Tuesday, October 24, 2017

Winter Rye Cover Crop

The cover crop I planted 2 1/2 weeks ago is finally taking off.   It started to pop up last Friday.  The day time highs have been relatively warm the last week, but previous to that things were fairly cool so it took some time to get the grass coming up.   The lows have been at or below freezing every night for weeks. 

This cover crop will do a few different things for the soil.  It will help prevent erosion and compaction.  It will help keep the biology in the soil going.  It will suppress weeds.  And it will also make a nice green manure that will be tilled back into the soil in the spring adding organic matter to the soil.  

What I'll probably do is amend the planting area and till it in the early Spring.  About a 10x10 space.  The rest I'll mow down from time time time to keep it manageable until June, when I'll till the rest in, about the same time that the pumpkin plants are about to grow out of their hoop houses.

Monday, October 9, 2017

A Nice End to a Challenging Season

It was the best of times.  It was the worst of times.   Two months ago if you would have told me that I would have grown my 2nd and 3rd largest pumpkins this year I would have been surprised.  Early on, I was estimating the pumpkins to end up in the 700lb range.  Wind damage, hot days and cold nights seemed to limit the pumpkin growth.  The pumpkins at their peak only got to 25lbs per day.  Far from the 43 pounds a day my biggest pumpkin hit during its peak growth four years ago.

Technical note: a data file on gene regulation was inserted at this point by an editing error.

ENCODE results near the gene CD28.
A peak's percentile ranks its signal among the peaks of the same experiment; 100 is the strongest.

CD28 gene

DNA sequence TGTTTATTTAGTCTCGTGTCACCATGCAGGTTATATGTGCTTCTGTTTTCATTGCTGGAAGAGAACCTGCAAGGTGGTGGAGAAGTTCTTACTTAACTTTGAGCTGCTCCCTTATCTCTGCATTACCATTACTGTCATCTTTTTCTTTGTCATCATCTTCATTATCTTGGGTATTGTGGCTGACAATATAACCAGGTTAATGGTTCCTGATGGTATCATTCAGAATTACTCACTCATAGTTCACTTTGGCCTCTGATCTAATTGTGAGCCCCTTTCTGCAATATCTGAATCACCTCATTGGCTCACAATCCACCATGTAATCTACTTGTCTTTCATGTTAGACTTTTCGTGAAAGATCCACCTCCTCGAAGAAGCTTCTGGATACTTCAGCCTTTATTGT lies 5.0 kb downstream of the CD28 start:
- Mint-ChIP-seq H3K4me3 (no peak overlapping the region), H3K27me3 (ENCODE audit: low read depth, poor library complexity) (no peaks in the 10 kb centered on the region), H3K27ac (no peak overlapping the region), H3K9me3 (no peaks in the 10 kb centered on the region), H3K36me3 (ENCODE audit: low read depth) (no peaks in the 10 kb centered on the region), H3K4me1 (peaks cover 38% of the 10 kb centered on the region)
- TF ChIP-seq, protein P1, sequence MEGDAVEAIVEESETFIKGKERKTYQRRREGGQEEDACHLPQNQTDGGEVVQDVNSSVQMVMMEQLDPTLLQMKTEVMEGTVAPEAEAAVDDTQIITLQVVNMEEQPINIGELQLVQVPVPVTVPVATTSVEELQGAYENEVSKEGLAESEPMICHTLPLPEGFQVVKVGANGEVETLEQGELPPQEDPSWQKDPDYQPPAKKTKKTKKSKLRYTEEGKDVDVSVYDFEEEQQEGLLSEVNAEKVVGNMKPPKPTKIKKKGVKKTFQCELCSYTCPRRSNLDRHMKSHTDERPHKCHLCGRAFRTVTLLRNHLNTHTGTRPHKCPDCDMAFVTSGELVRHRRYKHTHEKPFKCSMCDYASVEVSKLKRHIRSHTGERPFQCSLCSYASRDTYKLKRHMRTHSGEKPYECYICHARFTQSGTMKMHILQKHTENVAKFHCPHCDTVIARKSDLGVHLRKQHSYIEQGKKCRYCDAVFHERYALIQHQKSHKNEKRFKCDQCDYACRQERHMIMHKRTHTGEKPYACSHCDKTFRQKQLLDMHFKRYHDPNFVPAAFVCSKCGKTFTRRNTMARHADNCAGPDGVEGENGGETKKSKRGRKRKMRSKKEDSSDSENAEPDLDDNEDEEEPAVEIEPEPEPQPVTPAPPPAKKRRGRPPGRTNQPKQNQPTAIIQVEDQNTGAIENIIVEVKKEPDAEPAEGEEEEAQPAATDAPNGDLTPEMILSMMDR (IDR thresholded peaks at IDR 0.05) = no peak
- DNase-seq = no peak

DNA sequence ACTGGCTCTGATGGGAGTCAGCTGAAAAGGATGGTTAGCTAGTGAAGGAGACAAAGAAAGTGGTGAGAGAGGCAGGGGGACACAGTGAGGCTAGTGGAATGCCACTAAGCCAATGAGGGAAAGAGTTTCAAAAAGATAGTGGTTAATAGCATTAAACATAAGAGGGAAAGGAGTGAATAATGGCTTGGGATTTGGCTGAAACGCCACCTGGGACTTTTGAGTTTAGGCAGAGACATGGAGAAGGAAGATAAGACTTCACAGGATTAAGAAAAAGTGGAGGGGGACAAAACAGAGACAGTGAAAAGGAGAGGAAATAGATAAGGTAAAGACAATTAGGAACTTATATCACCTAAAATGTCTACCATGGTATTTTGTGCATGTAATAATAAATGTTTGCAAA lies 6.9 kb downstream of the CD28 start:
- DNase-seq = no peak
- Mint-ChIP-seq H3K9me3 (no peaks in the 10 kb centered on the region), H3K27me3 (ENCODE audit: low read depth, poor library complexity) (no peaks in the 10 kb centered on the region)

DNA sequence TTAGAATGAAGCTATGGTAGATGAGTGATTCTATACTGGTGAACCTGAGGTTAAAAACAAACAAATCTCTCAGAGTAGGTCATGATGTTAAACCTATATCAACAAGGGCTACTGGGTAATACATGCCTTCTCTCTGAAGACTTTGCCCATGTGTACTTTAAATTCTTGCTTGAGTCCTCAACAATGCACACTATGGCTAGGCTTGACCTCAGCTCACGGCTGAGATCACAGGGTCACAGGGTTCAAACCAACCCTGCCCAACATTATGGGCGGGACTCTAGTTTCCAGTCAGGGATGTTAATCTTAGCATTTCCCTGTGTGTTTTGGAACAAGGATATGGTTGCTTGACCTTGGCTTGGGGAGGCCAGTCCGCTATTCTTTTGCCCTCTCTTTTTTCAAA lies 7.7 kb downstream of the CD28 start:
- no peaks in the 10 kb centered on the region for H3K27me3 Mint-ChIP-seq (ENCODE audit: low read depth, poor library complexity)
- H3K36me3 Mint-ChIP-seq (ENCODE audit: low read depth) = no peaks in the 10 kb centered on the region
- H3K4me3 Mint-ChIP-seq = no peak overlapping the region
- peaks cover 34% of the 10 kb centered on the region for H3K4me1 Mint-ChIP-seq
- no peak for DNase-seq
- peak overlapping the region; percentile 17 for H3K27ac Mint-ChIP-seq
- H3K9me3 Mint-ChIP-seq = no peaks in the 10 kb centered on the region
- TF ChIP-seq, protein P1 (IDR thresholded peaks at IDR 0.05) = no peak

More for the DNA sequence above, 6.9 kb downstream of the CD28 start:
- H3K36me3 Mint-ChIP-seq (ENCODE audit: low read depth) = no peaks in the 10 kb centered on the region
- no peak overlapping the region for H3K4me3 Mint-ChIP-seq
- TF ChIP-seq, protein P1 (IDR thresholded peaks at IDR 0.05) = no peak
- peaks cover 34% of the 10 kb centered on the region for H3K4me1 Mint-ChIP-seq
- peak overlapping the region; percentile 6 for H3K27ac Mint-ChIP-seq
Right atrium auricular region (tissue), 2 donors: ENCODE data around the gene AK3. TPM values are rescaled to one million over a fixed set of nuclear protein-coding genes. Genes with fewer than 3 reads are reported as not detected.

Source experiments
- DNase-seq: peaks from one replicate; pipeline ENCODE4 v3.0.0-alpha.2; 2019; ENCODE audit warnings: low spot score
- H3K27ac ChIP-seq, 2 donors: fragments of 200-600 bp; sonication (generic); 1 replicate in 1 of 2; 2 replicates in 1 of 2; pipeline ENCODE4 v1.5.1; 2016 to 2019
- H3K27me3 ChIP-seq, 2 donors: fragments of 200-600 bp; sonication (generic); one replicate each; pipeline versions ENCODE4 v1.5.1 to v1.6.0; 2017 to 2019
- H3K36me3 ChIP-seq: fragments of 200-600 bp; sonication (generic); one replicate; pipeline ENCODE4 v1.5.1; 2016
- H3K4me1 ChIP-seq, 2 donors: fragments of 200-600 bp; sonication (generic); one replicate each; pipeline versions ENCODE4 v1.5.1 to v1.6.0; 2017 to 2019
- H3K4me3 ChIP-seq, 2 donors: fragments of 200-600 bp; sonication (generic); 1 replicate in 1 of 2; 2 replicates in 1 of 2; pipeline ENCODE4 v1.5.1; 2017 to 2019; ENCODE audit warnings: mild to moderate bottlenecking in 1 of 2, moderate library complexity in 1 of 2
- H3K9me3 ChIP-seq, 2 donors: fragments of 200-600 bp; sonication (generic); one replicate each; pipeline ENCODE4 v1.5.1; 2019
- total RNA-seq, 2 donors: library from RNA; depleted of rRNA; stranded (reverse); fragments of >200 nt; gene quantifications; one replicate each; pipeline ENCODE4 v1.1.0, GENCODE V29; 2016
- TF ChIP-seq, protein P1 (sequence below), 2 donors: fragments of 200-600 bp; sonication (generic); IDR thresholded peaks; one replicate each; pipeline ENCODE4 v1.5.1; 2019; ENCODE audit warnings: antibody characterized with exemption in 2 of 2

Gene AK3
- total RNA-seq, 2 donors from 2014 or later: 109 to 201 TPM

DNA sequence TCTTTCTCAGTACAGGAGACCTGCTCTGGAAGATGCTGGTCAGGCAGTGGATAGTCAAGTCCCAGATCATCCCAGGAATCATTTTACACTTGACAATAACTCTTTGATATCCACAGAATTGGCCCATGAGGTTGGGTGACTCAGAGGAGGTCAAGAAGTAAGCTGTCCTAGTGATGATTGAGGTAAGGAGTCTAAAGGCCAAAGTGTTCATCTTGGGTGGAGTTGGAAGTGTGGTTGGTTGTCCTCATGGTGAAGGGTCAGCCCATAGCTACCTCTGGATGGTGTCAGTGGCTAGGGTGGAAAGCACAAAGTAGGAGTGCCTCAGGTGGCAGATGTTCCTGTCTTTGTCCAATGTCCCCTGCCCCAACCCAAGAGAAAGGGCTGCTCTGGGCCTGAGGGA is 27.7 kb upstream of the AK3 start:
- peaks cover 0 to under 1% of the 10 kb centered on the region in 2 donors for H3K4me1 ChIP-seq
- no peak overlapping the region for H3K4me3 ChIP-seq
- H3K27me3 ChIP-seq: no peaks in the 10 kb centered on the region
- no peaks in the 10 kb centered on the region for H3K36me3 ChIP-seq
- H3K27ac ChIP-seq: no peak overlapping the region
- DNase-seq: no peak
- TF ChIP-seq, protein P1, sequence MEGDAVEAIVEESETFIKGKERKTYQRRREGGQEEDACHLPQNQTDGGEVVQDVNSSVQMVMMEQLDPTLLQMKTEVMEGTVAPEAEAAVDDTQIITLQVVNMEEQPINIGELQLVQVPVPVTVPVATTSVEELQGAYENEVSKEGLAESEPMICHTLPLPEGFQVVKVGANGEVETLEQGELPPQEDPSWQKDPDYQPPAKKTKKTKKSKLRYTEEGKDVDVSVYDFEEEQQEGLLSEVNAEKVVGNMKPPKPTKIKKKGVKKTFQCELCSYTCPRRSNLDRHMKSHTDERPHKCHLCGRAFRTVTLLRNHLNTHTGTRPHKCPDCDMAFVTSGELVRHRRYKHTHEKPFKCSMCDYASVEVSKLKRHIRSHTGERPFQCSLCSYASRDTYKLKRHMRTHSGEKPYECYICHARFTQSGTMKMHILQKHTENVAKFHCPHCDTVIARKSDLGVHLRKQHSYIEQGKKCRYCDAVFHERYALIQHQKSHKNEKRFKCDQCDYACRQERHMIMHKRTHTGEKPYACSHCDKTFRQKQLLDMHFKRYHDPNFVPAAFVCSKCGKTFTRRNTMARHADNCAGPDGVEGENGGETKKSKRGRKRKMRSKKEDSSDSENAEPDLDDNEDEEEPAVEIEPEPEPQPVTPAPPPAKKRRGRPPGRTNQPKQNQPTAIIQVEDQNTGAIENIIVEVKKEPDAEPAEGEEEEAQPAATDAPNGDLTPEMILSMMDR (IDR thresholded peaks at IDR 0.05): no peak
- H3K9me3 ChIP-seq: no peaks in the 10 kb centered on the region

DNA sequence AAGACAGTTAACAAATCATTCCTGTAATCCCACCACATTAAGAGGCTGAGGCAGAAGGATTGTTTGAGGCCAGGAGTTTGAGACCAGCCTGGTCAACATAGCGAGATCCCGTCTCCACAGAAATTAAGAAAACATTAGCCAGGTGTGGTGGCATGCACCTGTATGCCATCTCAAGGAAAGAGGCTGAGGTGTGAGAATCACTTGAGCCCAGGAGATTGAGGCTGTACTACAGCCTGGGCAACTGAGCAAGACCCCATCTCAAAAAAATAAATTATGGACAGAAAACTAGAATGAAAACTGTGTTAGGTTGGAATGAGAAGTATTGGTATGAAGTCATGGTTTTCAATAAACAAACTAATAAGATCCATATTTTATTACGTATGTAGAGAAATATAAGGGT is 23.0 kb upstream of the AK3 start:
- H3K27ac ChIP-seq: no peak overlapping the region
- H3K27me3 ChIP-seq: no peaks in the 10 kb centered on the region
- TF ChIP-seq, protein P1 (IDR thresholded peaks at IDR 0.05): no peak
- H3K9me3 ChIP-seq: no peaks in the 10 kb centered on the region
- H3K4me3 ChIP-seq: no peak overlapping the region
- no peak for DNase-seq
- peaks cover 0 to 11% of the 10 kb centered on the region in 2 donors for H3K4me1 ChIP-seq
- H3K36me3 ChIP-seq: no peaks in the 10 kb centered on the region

I weighed my 1685 Scheber pumpkin at Hee Haw Farms on Saturday and it ended up a little bigger than the 747 pumpkin at 965 pounds.  4th place again.  Overall I felt relatively satisfied with that.

Both of my pumpkin plants I think had more to give from a genetics standpoint.  Particularly the 747 Johnson plant which lost about 1/3 of its leaves this spring in the strong winds we get here.  It was an aggressive plant that did really well considering its challenges.

Looking at the data about 1/4 to 1/3 of my day the pumpkins weren't growing because it was either too cold or too hot.  When I moved here I anticipated the cool night problem.  The hot days was worse than I thought it would be so I misted to help with that.  There wasn't much of anything I could do about the night time lows however and I think that was a big limiting factor.

The fact that both pumpkins peaked at about 25lbs per day and both ended up at about the same weight tells me that there is an environmental cap.   Just a guess, but without that cap I think 1,300 pounds would have been probable, but I might be wrong.  There may have been other limiting factors that I haven't discovered yet.

One limiting factor that I should have corrected next season is irrigation.  Pretty much both plants only had a single impact sprinkler head watering the entire patch for most all of the season.  I knew that as a problem, but when you move into a new home in the mountains in October you don't have time to get irrigation lines setup.  I was lucky to get the soil tilled (which wasn't easy because of all of the compaction from the construction equipment).  You don't get even watering from a single head.

My soil wasn't in bad shape this spring, but it could have been a little better.  Again, limited time only allowed for so much patch prep, but I did work it pretty hard last fall and this spring.   I should be in much better shape next spring however.  On Saturday, after the weigh-off, I put down a cover crop of winter rye which will be tilled into the soil in the spring.  With the big Kubota tiller I was able to till 8-10 inches deep and get the last of the compacted spots out of the patch.  The soil looks really nice now.  Very fluffy.